Housing policy goes on trial in Rent Court Inspector seeks to evict his tenant who complained


The case of Henry John "Jack" Reed III vs. Goldie Sanders is on the docket this morning in city Rent Court on North Avenue. It pits a senior housing inspector against a 33-year-old mother of two who is renting a crumbling rowhouse from him in East Baltimore.

Mr. Reed wants to evict his tenant. But actually on trial are the policies of the city's Department of Housing and Community Development and a housing code that is supposed to protect renters.

LTC Mr. Reed, 55, a superintendent of housing inspection for almost three decades, was allowed to amass a portfolio of 13 troubled rental properties on the city's east side with the knowledge of his immediate superiors.

During that time, city records show, his own agency did nothing to ensure that he maintained his rowhouses and took no enforcement action against him.

"Yes, we knew he owned properties," said Mr. Reed's boss, Housing Inspections Director Robert Dengler. "And we transferred him out of our East Baltimore office for exactly that reason: to be sure he wasn't overseeing inspections in the same area where he owned houses.

"But we have never had a policy against our inspectors owning rental units. And we decided long ago to treat them like any other landlords. If tenants don't complain, we don't inspect. That's always been our understanding of the law."

One of those tenants was Ms. Sanders, who moved into Mr. Reed's house at 2320 Jefferson St. in 1987.

Over the years, she encountered scores of problems -- rats crawling through holes in the walls, floors sagging from termite-eaten beams, a cracked oil tank that drained off the fuel she bought, a broken water main, a malfunctioning heater that went out for six weeks through the Christmas holidays.

Her bills mounted as her heat and water leaked from the crumbling walls and pipes: more than $900 in water bill overages; routine gas and electric bills of $195 per month in a three-bedroom rowhouse; a $300 jump this winter when the furnace went out and she had to heat her house with the gas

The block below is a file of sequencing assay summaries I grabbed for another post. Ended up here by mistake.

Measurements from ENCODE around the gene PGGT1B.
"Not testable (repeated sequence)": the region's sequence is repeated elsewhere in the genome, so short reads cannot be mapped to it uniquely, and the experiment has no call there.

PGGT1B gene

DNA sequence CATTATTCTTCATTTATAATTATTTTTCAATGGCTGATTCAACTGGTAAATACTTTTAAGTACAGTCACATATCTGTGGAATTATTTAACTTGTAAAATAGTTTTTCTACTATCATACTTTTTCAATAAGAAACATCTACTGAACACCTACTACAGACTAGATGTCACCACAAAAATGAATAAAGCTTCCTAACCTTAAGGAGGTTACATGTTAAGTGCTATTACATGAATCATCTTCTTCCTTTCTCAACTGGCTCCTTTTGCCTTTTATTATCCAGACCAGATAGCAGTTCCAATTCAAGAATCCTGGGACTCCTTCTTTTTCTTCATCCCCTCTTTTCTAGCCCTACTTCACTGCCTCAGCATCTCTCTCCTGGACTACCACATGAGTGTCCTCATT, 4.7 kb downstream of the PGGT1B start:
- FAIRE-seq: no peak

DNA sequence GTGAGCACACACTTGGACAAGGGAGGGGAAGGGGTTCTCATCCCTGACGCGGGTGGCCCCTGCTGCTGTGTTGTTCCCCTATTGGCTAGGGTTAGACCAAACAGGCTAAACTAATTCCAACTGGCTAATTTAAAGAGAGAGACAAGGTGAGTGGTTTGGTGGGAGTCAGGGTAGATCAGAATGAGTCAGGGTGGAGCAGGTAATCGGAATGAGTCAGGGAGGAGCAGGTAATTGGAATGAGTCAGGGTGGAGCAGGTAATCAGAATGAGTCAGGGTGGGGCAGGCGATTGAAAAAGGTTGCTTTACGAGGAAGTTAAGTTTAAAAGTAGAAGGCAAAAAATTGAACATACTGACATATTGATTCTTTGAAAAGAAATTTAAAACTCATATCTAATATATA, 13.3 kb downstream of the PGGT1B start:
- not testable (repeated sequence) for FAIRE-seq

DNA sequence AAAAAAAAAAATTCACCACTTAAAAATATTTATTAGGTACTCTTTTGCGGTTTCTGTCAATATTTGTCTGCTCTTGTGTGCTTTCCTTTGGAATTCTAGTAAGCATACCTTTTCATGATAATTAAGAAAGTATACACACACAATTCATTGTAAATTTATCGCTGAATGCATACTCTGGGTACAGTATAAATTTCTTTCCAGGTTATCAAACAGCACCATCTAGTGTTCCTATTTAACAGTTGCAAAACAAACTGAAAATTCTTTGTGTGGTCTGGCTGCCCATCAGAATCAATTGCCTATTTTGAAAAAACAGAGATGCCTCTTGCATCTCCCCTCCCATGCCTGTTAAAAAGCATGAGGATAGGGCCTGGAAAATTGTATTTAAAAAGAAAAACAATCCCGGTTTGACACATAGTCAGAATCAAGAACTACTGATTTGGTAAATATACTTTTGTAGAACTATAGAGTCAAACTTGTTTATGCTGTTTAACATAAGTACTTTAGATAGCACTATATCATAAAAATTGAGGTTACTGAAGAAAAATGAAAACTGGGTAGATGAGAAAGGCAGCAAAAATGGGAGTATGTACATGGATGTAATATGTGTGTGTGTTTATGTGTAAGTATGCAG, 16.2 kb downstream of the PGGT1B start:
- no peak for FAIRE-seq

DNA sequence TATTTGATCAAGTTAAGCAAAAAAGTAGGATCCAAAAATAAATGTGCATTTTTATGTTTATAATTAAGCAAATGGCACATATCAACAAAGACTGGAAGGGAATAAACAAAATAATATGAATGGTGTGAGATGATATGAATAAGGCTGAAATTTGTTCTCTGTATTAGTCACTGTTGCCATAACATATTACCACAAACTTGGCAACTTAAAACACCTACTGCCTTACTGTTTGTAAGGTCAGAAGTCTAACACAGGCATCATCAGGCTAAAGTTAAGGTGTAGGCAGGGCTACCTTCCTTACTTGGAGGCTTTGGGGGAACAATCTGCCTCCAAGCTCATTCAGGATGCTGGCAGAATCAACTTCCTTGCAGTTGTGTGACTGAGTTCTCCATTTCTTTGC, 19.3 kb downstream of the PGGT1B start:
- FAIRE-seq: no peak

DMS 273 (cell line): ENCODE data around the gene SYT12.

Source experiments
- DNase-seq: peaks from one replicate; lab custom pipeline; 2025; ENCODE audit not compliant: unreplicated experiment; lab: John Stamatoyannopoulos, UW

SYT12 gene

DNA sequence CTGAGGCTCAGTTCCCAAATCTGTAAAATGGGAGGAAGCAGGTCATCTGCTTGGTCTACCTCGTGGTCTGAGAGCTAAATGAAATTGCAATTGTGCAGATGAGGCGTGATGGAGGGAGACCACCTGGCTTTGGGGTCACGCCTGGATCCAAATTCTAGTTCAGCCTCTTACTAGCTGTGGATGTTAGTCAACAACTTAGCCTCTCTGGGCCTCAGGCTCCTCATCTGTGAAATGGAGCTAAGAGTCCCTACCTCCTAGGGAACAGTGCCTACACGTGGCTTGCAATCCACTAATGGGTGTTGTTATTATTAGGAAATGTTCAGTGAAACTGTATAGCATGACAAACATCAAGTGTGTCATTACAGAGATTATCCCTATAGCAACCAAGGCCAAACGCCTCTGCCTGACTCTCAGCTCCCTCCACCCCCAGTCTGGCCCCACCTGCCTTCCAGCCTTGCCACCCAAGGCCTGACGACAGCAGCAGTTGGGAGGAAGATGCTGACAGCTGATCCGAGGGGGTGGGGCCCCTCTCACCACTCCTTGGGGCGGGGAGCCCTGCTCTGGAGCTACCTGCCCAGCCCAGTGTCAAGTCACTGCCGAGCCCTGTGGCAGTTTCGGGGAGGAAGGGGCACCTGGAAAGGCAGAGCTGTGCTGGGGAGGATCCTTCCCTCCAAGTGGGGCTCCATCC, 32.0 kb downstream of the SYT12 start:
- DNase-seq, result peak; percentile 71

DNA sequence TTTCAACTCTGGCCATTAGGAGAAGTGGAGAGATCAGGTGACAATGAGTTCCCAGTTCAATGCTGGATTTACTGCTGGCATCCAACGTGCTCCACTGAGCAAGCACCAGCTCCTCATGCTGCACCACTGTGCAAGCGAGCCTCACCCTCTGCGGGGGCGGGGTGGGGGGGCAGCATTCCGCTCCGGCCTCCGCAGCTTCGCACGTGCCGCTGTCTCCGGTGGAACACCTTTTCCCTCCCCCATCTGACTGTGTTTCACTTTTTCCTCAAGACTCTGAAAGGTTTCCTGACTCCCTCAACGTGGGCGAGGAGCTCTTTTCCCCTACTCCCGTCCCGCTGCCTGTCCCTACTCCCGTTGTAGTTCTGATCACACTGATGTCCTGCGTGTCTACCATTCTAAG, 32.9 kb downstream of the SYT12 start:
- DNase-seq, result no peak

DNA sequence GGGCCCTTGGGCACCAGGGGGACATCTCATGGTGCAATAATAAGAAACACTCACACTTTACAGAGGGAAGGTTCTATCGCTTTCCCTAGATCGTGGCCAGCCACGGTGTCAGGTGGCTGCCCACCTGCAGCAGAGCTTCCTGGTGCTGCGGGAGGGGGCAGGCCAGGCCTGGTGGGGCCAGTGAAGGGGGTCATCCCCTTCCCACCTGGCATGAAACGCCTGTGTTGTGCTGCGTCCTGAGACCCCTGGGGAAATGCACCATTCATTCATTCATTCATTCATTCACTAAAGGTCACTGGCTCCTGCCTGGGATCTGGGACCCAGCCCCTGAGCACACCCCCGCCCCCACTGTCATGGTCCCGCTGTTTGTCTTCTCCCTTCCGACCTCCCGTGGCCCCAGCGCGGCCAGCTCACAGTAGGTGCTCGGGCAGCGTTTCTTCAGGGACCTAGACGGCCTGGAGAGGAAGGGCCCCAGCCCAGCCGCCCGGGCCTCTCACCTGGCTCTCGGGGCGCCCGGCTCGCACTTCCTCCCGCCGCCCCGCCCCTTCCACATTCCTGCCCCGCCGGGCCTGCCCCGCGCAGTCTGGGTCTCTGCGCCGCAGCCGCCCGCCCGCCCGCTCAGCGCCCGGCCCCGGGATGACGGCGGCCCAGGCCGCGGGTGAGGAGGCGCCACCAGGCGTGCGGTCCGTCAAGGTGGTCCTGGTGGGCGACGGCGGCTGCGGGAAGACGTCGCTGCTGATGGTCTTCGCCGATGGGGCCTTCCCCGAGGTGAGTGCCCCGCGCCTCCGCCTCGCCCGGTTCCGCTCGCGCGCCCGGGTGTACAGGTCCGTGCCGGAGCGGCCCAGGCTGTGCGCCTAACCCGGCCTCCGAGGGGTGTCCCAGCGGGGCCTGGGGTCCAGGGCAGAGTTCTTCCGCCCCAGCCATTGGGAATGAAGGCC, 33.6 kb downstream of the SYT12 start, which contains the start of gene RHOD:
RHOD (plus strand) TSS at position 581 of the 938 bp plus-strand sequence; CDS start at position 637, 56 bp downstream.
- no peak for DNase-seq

range and a space heater.

"I feel like this house has been robbing me for eight years," she said.

And as her bills mounted, she fell behind in her rent -- $50 here, $100 there. Three rent increases over eight years didn't help.

In December, she had had enough. She called for a city housing inspector. Unaware that the property was owned by a superintendent, inspector Shirley Lourd wrote up 15 deficiencies Jan. 9.

"When she got back to the office, she called me and said, 'Jack, I'm sorry, I wrote up one of your houses,' " Mr. Reed said in a recent interview. "I told her: 'Do what you have to do.' "

Mr. Dengler said it is standard policy in his department to alert landlords when tenants complain or when deficiencies are found "to give [the landlords] time to make repairs."

But the department doesn't tell tenants whether violations have been found or that they are entitled to a copy of the deficiency report.

It is just the sort of report that tenants such as Ms. Sanders could use to defend themselves in court if their landlord retaliates and tries to evict them. Retaliation is against the law, but tenants often are unaware of their rights.

"That's what legal aid lawyers are for," Mr. Dengler said.

Nine days after Ms. Lourd inspected Ms. Sanders' house, Mr. Reed filed an eviction action against her in Rent Court, claiming that she owes almost $3,000 in back rent.

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